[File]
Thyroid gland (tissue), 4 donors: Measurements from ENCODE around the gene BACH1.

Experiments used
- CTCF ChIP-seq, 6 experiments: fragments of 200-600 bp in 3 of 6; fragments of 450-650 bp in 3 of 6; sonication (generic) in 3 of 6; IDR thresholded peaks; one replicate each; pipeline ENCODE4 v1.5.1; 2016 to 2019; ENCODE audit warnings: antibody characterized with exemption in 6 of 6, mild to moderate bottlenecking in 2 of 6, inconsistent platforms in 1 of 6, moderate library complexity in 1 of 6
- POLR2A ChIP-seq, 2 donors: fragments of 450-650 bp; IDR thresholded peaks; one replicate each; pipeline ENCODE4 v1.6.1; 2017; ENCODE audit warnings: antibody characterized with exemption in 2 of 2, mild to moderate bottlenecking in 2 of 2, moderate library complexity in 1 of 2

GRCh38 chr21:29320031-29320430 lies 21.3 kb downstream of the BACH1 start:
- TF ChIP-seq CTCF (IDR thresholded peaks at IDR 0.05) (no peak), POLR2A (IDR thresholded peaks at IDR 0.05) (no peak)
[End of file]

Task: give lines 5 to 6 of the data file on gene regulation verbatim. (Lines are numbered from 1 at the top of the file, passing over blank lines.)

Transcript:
GRCh38 chr21:29320031-29320430 lies 21.3 kb downstream of the BACH1 start:
- TF ChIP-seq CTCF (IDR thresholded peaks at IDR 0.05) (no peak), POLR2A (IDR thresholded peaks at IDR 0.05) (no peak)